Q: Clinton Portis is a candidate for first-half MVP with league highs of 187 rushes for 944 yards. At what point do you start monitoring his carries so he has enough left if you do reach the playoffs?

A: Clinton thinks about his carries, and if he is beat and exhausted because it was a long series or whatever, we feel very comfortable putting Ladell [Betts], Shaun [Alexander] or Rock [Cartwright] in there so they can have a whole series themselves. We’re not bashful about that. Clinton’s regulating when he comes out. … I don’t have a worry about the carries quite yet. We need him, and I’m not trying to burn him out. He didn’t play hardly at all in the preseason, and we played five games, so he didn’t get beat up in those games. I’m glad we did that because of how productive he has been in these first eight games.”

Q: The three second-round picks - Devin Thomas, Malcolm Kelly and Fred Davis - have combined for seven catches and no touchdowns in the first half. What’s your take on their development?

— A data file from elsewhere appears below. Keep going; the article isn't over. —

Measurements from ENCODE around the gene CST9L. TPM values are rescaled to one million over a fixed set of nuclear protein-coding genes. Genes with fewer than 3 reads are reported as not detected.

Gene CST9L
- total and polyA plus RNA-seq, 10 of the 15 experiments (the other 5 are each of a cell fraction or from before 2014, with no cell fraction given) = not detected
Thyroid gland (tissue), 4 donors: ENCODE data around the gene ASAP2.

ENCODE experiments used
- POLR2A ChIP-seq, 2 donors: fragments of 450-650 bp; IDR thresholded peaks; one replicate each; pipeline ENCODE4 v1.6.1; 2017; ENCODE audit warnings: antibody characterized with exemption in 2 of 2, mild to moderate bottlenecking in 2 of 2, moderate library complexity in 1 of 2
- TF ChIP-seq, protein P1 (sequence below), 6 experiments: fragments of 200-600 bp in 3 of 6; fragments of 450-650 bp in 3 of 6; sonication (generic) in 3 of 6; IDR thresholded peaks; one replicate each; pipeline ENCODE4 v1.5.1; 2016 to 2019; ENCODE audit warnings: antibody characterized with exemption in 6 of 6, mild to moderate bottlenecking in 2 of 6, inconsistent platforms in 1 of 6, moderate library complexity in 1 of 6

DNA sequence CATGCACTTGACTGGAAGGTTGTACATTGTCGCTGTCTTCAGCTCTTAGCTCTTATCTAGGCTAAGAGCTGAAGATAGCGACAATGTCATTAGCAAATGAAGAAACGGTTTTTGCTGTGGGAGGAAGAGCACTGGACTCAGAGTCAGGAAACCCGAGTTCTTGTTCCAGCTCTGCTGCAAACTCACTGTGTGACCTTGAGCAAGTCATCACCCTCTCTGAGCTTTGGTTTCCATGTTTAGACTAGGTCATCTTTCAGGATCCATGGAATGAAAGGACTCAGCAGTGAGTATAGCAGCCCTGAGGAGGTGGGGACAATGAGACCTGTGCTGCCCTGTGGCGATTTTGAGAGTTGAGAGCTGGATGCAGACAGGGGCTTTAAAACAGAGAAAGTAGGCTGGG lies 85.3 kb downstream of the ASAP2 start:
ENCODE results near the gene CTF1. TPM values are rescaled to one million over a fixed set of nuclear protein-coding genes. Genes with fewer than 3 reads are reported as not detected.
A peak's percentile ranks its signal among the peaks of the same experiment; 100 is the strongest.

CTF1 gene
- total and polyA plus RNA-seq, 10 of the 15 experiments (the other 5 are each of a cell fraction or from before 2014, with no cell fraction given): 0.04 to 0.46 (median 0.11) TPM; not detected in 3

A: Now that we’ve seen them for eight games and a half-season of practices, we know there’s more than just potential there. These guys can actually go and can actually play. Because of their training camps - not really productive, not coming into camp quite ready to take on as much as they needed to - I think that’s been their setback. It’s not a disappointment from their ability. I think we’re going to see a lot of production from them throughout the years. The only disappointment is Malcolm Kelly - and not his ability but his nagging [knee] injury.